Wednesday, February 14, 2007

In Praise of Chilis


It's February and it's raining. If I were back in New Mexico, it would be snowing. Now this may sound crazy coming from someone in southern California, but I'd prefer the snow. Somehow, when those thick flakes come down and the world gets blanketed in quiet, you just know it's time to throw another log on the fire, put on some music, and head for the kitchen to make some chili.

We need to stop here, because I must tell you what I mean when I say "chili". People always ask me if I put beans in my chili. Or what kind of meat I use. But you see, to a New Mexican, chili isn't about beans. Or meat. It's about chili. And onions, of course. And some herbs and spices. But chili is something you add to meat. Or beans. It's a food in and of itself. So the only question, really, is "red or green?" That's what you'll be asked if you go to a restaurant in New Mexico.

People often ask me which one is hotter? The fact is, either one can set your hair on fire, or be as mild as a green pepper. Chilis come in all degrees of heat, in all colors, and with some subtle (and not so subtle) differences in flavors.








The beauty of this approach to making chili, is that when you've made a big pot of it, you can then add it to whatever you wish. If you have leftover chicken, you can make a chicken and chili stew. If you've got some ground beef or a steak you don't mind cutting into cubes, then you can make some chili with beef. You can ladel it over rice or beans, or wrap it in a thick tortilla. It's delicious. It warms you from the inside. And it's high in vitamin C, so it's excellent for fighting off those winter colds and flu.
So when you're done eating all those Valentines chocolates, when the flowers have become droopy, and the weather continues in relentless winter dreariness, consider the warmth and comfort of some chili.

I made green chili today. Red chili takes more work, and I had other things on my mind. When I lived in New Mexico, we used to wait for the trucks to come up from the town of Hatch - known for it's superior chili. Semi trucks would pull into the parking lots of various supermarkets, set up a large wire mesh, cylindrical drum over a gas burner and wait. In no time, there would be a line of people, buying green chilis by the bushel. They would empty the big burlap bag into the wire drum, fire up the burner and crank the large handle attached to the drum, rotating it. The chilis would tumble around inside this wire drum and get roasted. When the skins were black and crispy but the flesh still moist, the man would toss them into a giant black plastic garbage bag and tie it closed. You'd place the heavy bag on the floor of your car and drive home with the smell of warm chilis filling the air. When you opened the bag, the steam that had been trapped in the bag had caused the skins to pop off, making it easier to remove them. My husband and I would pour ourselves a glass of wine and spend the next few hours skinning chilis. After a couple of hours of this, we'd give up, and divide what was left into quart sized baggies and put them in the freezer with the skins on. When it came time to use them, we'd run them under hot water and the skins would pop off easily.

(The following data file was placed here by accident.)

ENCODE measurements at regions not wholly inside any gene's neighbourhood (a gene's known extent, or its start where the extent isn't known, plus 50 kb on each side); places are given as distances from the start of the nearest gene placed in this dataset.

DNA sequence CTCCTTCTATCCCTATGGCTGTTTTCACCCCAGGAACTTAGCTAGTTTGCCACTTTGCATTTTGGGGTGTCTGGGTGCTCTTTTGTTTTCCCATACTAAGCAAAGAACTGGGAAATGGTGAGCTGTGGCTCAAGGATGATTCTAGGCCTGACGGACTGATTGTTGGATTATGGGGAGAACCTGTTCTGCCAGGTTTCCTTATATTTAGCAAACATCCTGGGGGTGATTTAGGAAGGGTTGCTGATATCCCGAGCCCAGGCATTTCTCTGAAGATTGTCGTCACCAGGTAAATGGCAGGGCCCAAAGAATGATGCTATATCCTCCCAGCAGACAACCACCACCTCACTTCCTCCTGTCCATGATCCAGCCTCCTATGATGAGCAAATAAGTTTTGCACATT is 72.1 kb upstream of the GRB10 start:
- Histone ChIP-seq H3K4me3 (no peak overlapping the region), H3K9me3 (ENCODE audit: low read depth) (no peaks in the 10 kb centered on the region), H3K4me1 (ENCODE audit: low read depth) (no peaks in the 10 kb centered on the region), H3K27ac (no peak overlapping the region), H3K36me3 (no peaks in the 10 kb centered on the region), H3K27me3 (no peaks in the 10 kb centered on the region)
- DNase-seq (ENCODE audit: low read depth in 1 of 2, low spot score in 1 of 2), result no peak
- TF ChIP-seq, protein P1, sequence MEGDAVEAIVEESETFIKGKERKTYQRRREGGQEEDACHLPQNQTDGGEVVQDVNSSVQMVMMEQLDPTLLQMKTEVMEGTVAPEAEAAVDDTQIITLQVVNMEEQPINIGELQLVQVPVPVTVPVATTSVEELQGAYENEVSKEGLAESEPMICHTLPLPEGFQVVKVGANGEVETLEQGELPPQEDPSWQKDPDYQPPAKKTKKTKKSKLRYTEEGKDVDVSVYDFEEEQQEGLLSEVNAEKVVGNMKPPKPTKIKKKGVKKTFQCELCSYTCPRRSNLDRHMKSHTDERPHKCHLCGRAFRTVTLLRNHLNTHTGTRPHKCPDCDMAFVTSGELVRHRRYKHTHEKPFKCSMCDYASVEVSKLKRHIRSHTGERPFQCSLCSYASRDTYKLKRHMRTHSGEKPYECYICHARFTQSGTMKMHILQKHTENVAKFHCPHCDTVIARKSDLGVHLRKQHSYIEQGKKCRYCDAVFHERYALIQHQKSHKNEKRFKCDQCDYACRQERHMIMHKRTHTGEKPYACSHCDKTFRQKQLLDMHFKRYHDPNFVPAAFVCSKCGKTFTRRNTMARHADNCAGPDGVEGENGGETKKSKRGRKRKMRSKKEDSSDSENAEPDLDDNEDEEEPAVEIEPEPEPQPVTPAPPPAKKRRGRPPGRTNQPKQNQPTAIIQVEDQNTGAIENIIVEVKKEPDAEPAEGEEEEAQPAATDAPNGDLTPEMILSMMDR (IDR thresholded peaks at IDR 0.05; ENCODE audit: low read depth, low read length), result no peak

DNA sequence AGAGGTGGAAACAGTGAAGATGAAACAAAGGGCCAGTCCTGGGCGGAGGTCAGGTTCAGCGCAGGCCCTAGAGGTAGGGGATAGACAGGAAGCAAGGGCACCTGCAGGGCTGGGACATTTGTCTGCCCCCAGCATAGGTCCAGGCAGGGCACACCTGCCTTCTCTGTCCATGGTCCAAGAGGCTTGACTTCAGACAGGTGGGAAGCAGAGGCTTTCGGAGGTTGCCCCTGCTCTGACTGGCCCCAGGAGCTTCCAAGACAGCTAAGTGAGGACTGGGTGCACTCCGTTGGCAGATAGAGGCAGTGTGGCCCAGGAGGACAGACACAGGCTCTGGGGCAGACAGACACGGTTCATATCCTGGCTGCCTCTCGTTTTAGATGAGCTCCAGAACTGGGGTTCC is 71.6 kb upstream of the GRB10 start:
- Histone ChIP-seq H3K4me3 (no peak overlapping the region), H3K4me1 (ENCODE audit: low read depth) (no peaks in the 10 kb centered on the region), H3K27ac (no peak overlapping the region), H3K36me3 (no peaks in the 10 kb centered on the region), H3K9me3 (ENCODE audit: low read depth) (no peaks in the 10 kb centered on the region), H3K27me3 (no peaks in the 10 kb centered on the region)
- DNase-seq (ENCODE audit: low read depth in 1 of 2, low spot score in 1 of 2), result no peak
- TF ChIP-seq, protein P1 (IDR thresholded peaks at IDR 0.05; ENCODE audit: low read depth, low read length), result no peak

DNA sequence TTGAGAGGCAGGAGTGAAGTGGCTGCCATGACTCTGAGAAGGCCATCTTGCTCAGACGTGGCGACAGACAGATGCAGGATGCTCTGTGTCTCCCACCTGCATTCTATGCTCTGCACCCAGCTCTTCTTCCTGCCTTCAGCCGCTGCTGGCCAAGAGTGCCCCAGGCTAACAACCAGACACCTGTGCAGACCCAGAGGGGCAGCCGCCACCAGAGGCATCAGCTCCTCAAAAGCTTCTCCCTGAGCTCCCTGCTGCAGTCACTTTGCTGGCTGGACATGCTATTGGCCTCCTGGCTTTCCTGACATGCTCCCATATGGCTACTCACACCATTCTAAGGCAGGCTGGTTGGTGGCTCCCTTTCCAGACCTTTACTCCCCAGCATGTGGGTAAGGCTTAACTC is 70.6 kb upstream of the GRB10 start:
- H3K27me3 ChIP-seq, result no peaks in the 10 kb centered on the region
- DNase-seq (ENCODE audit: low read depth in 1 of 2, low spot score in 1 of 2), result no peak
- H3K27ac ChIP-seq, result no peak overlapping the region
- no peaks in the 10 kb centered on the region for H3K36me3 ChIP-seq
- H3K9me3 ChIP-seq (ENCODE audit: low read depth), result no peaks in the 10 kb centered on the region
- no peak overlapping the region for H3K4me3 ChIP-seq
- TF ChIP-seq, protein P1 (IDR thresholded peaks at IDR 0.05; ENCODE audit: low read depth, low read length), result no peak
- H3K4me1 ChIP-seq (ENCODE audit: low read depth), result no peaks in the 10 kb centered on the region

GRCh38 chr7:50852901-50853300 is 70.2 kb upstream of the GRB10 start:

2 TBS oil
1 onion, chopped
3-4 cloves of garlic, minced.
1 TBS cumin (or more, to taste)
Several good shakes of dried oregano
salt and pepper to taste. (Yes, you may use black pepper in this dish!)
1 1/2 TBS butter (or substitute)
2 TBS flour
water
Chilis - roasted, skinned an chopped, seeds removed. Mostly.


What kind of chilis? How many? Well, for my chili tonight I used 2 anaheims (no heat at all - just flavor), 3 poblanos, and 2 yellow jalapenos. I roasted all of them on my gas grill (it only sprinkled a little), threw a plastic bag over them and brought them inside. By the time I got done chopping the onions, I was ready to peel the peppers.